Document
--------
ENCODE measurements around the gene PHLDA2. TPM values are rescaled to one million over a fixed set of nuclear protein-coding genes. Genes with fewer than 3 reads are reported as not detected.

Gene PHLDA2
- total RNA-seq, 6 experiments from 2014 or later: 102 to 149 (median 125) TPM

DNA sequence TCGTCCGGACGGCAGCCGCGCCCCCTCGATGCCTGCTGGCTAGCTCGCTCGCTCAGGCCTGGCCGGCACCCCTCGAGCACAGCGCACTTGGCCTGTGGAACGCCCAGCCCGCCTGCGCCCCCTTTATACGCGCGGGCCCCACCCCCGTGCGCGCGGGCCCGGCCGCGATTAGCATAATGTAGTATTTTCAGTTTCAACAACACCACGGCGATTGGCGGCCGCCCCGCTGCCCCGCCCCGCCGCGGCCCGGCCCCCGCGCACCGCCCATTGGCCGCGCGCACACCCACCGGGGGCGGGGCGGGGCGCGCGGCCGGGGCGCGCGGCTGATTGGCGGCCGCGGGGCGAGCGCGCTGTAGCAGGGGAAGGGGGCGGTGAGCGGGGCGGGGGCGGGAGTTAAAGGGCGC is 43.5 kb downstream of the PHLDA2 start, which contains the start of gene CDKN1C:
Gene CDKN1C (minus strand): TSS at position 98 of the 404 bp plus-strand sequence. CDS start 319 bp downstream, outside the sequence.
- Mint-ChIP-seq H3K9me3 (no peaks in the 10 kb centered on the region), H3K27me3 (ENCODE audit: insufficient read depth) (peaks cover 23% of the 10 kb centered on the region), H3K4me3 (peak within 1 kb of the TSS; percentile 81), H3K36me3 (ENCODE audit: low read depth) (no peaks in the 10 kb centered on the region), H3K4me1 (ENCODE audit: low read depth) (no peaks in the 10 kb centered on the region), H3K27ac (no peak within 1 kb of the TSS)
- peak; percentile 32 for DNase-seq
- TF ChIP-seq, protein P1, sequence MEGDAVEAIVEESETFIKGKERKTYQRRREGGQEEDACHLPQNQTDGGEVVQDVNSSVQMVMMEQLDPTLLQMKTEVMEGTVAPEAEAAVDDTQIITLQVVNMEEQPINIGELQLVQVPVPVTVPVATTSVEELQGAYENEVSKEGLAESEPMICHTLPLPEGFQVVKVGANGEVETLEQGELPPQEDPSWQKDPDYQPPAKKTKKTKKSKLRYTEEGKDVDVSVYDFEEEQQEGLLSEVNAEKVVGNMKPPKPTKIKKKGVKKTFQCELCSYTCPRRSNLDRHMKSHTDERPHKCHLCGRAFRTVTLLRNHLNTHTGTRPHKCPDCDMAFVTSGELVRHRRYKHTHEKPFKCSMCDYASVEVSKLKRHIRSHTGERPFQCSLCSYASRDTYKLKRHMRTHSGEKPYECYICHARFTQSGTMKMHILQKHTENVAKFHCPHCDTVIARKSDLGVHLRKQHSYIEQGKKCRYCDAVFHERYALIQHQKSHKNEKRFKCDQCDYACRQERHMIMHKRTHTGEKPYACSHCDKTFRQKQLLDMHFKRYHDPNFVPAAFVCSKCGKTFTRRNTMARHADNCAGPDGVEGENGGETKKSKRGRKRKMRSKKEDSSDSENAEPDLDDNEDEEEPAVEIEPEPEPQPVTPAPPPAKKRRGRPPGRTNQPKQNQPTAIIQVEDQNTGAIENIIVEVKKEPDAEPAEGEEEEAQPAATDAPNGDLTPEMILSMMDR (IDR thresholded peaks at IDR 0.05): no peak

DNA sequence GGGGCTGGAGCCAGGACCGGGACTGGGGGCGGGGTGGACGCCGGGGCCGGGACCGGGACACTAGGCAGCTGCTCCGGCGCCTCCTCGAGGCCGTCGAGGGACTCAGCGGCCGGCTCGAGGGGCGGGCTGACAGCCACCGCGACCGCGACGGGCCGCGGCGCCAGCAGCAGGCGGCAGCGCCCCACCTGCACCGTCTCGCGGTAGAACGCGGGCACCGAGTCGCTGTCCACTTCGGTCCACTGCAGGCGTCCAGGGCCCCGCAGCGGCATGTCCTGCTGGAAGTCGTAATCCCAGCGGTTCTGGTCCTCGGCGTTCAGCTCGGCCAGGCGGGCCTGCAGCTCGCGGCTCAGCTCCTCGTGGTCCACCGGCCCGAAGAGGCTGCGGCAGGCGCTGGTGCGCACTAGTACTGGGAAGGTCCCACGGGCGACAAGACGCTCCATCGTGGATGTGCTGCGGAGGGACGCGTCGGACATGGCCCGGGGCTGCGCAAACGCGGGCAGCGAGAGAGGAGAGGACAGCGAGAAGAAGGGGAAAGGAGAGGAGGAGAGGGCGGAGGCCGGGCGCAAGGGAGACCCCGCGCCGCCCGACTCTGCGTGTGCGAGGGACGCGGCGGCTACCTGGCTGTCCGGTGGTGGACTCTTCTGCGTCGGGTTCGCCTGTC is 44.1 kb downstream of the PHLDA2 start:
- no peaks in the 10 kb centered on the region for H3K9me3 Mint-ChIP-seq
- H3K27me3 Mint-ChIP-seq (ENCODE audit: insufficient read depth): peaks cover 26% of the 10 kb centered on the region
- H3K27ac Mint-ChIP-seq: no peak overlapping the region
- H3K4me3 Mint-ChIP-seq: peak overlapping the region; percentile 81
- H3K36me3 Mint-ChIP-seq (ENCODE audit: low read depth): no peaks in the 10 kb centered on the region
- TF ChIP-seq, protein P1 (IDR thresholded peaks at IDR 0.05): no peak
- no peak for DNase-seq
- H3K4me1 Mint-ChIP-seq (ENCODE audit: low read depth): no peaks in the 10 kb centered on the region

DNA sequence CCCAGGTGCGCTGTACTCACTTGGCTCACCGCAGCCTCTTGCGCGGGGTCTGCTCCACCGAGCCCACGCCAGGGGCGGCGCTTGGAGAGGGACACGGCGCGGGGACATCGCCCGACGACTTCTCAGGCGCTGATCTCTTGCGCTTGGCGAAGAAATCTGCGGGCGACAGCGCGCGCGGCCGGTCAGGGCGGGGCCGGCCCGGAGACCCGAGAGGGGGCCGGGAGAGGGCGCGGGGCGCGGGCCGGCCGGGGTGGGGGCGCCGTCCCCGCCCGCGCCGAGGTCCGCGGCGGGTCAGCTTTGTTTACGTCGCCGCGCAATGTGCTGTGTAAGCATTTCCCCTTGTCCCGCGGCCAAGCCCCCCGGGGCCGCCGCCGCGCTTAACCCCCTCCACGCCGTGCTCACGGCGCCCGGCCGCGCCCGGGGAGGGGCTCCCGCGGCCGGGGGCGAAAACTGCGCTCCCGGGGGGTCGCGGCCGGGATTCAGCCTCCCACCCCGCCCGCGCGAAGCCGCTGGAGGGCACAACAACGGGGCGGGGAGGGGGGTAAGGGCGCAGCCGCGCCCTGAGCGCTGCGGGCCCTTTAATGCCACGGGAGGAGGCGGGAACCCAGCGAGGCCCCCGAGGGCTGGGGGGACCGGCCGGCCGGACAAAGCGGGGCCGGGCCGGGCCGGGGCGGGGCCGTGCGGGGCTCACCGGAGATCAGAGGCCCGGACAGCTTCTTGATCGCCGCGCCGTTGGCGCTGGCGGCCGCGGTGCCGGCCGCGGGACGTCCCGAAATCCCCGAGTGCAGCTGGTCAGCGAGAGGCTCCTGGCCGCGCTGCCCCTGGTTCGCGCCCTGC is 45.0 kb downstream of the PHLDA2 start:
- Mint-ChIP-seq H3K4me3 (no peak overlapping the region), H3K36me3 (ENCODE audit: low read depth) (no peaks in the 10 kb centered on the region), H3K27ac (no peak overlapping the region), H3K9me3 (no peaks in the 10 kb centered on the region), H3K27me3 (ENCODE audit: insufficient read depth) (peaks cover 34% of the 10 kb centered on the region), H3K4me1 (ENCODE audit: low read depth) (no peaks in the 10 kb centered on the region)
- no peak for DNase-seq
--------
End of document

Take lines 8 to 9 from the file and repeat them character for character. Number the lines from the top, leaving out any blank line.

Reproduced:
- TF ChIP-seq, protein P1, sequence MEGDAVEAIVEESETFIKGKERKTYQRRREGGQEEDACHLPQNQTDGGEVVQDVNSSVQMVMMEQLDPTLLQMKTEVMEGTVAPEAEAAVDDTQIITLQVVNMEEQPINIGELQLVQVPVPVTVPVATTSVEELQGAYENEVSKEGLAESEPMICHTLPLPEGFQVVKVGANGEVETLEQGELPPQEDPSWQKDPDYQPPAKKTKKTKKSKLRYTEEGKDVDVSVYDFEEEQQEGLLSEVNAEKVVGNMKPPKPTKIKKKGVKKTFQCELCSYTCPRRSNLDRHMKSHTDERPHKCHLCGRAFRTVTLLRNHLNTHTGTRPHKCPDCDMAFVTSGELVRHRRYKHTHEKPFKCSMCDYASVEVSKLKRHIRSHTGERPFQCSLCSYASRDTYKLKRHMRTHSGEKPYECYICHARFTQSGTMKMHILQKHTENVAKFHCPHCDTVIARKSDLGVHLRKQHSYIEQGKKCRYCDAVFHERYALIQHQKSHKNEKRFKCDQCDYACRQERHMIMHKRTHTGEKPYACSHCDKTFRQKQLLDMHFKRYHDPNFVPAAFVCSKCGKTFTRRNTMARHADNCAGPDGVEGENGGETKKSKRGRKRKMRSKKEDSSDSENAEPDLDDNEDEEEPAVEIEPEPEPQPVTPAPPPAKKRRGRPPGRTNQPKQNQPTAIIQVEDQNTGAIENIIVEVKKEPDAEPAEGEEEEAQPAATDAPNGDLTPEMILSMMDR (IDR thresholded peaks at IDR 0.05): no peak

DNA sequence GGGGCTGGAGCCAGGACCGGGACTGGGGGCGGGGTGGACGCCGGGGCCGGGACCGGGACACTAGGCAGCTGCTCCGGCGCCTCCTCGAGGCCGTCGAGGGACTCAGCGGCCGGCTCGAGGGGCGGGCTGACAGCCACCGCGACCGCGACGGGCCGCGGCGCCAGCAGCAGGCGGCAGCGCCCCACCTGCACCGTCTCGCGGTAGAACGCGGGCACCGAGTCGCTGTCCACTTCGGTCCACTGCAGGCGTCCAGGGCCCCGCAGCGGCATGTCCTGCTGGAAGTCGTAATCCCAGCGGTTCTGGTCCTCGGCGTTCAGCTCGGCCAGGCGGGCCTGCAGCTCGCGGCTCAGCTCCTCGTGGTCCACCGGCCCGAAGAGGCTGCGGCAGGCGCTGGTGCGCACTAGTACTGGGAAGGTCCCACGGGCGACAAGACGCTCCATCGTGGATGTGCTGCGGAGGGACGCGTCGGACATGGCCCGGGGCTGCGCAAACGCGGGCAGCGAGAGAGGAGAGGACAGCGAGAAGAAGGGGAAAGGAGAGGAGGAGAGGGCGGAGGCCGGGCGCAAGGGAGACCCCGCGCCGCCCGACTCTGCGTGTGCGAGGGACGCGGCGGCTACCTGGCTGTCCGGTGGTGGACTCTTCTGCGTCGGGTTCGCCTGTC is 44.1 kb downstream of the PHLDA2 start: